Most Americans think there are only two choices for the presidency. And will thus vote for either Clinton or Trump.
They are wrong. There are two popular minor party contenders, and one will even be on all 50 state ballots.
In other election cycles, one could argue that a “third party” candidate has no reasonable chance to win — so, just ignore.
A self-fulfilling criterion?
Sure. But it works . . . for the major parties.
This cycle, however, it just doesn’t apply. A third party-candidate could indeed become the next president . . . even without capturing 15 percent nationally in the polls . . . or, get this, in the actual voting!
Founded and run by Republican and Democrat bigwigs, the private non-profit Commission on Presidential Debates (CPD) is not an honest broker. The CPD’s 15 percent national polling threshold for inclusion in the debates neglects a crucial fact: presidential electors aren’t won nationally, but by winning states.
According to the latest Washington Post/SurveyMonkey poll, the Libertarian candidate, former New Mexico Gov. Gary Johnson, isn’t polling quite 15 percent nationally. But he is polling 25 percent in his home state, where Trump is at 29 and Clinton at 37 percent.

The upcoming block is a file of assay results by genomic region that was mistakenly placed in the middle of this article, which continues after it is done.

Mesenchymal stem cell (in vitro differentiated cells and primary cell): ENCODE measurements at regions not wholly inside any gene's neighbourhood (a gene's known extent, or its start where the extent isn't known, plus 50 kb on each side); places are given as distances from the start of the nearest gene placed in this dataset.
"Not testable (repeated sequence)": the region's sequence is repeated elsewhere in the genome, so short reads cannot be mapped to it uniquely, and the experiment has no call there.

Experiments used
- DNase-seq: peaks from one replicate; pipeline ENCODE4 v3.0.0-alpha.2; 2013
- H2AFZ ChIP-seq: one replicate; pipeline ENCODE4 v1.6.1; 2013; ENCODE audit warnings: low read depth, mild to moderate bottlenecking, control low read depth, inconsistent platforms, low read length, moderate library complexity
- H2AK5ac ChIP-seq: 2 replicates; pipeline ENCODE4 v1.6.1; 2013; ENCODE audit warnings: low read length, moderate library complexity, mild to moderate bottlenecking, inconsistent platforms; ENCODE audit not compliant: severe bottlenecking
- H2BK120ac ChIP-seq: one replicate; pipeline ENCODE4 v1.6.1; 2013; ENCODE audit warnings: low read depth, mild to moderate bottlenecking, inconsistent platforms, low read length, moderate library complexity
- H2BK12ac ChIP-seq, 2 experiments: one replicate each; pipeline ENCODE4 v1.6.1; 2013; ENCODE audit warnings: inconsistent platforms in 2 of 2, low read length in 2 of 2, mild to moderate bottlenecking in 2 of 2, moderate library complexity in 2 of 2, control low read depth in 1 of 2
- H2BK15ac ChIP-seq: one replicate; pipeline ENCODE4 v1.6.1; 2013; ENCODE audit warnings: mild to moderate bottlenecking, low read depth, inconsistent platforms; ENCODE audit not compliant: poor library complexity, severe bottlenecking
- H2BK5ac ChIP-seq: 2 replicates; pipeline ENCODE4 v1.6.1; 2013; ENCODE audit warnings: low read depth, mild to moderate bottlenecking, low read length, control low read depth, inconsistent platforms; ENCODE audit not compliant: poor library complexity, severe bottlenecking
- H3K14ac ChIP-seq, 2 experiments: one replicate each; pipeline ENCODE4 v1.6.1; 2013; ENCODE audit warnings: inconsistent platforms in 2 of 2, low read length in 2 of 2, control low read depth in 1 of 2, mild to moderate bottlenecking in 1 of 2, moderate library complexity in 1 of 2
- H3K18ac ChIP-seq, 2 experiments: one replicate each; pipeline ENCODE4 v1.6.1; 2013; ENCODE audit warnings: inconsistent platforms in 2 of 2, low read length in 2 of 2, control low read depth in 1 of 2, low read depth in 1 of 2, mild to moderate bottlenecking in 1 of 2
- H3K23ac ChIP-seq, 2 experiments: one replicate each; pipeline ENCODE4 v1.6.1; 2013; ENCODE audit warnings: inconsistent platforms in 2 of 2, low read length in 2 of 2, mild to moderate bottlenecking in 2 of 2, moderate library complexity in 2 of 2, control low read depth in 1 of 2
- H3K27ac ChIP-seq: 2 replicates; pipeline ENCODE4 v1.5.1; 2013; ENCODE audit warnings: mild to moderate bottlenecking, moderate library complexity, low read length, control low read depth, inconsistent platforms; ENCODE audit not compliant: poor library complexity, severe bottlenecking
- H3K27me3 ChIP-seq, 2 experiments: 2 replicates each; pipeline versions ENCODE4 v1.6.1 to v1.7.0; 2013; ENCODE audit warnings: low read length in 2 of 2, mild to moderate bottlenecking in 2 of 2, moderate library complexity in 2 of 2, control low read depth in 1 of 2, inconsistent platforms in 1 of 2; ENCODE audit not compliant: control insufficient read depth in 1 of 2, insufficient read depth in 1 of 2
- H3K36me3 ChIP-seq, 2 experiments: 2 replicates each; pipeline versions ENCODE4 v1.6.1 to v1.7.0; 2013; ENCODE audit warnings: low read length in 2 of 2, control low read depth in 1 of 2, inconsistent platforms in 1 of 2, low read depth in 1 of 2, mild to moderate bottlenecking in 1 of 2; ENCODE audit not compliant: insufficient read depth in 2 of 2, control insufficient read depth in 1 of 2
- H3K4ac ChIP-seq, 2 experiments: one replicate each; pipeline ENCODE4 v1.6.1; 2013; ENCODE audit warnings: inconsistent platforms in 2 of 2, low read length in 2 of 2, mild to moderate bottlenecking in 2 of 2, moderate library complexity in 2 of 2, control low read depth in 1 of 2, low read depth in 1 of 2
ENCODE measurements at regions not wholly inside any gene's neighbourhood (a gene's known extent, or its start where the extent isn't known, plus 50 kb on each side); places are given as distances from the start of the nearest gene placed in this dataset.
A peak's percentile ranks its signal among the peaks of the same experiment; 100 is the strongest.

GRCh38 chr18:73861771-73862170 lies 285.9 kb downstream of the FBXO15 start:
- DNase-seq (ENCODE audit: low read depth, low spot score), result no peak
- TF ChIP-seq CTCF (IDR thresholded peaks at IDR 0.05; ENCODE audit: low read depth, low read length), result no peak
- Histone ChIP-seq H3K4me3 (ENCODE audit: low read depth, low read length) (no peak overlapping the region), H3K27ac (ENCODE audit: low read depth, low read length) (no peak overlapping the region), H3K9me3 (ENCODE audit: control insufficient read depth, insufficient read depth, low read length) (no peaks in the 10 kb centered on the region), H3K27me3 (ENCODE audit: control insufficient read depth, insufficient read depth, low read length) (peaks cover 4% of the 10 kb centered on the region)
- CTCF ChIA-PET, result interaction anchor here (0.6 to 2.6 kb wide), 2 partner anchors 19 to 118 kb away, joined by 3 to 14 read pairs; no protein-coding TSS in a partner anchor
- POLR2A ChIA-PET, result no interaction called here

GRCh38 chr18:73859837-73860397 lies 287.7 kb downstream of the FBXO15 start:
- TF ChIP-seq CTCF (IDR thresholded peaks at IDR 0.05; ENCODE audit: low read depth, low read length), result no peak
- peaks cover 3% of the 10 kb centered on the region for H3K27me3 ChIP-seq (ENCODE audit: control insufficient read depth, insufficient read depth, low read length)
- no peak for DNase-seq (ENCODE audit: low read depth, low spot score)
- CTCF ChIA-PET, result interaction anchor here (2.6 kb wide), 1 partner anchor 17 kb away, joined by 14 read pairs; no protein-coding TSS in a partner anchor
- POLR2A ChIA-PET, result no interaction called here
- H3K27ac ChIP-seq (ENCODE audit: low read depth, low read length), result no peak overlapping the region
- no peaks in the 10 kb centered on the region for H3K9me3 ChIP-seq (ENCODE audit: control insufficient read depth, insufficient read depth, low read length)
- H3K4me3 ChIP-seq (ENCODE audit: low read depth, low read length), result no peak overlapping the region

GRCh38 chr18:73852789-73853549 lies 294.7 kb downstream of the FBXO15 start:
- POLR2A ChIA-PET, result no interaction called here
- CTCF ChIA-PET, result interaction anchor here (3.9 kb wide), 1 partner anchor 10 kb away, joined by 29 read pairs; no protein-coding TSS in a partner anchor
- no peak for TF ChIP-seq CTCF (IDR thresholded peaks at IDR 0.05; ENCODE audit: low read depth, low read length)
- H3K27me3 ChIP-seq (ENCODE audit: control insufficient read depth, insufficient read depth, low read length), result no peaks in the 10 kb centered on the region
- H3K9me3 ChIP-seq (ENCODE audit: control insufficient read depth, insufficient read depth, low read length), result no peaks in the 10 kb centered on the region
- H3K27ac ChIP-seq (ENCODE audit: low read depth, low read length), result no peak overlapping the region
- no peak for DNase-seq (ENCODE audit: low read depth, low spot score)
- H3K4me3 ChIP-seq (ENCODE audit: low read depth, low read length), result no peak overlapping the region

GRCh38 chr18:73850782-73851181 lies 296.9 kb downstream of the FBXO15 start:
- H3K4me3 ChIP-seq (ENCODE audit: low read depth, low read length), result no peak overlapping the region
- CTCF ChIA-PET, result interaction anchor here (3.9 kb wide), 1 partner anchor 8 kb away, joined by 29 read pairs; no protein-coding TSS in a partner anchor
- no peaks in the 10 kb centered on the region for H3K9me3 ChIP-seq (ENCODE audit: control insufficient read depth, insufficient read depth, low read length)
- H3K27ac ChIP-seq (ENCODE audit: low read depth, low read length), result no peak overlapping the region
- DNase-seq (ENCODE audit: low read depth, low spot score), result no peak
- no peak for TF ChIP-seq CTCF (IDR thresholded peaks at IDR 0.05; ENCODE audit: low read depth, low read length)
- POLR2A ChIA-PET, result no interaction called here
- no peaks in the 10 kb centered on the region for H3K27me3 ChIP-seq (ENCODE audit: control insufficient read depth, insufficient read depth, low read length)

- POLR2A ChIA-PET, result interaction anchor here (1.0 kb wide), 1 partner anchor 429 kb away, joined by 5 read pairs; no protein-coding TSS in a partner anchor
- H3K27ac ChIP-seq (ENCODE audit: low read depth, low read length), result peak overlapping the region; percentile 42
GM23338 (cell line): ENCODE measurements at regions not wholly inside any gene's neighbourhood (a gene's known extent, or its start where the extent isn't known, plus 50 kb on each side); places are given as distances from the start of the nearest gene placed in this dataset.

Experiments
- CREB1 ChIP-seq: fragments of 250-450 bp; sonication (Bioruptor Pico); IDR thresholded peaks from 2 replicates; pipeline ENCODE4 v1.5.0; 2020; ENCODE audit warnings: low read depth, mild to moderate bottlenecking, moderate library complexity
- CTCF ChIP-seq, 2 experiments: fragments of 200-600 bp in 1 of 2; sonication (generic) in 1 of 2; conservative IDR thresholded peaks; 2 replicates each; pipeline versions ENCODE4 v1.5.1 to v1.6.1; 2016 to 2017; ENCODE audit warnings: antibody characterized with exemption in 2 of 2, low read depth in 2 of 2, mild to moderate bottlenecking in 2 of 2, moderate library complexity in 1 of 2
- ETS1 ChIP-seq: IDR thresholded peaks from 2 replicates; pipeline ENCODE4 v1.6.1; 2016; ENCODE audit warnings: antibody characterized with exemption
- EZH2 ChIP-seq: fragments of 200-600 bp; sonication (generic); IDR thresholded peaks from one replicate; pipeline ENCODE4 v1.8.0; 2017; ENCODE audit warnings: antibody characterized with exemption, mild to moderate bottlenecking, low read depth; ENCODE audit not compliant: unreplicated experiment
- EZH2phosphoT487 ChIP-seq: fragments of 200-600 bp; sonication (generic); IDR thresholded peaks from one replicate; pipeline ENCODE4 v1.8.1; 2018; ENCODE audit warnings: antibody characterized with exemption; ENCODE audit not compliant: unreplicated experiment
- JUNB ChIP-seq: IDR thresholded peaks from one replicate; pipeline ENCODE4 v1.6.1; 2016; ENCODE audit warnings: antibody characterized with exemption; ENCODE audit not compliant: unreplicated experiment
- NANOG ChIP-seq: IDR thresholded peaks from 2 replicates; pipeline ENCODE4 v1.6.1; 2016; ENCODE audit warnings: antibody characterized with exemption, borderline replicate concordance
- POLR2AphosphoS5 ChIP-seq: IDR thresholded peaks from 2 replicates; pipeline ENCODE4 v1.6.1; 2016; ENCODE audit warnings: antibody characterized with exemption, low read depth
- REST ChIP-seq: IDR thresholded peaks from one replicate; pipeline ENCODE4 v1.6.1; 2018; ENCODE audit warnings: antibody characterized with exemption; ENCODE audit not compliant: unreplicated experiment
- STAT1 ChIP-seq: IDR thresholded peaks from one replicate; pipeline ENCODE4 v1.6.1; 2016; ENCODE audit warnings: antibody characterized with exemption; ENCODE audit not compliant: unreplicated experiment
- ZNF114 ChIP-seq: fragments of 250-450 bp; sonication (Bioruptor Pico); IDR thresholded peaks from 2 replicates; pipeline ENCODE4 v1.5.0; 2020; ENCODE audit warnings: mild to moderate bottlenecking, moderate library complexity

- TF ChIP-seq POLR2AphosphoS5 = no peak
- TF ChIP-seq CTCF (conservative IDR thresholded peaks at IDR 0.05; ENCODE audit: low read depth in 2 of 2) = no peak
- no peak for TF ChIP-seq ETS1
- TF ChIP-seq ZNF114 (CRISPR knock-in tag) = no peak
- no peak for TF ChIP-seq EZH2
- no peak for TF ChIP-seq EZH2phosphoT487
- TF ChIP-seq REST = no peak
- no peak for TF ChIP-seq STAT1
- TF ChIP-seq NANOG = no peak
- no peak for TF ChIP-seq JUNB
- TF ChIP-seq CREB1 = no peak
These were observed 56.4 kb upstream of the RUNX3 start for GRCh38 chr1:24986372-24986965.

Yes, Johnson is within striking distance to win New Mexico’s five electoral votes.
If Johnson does win there, and Trump keeps it close, winning say Ohio and Florida, no candidate may gain a majority of the Electoral College. The presidential contest would be thrown into the House of Representatives, the first time since 1824! With each state delegation casting one vote, Johnson could serve as the compromise, even consensus, choice.
It seems to me that the next president ought to be in the debates.
This is Common Sense. I’m Paul Jacob.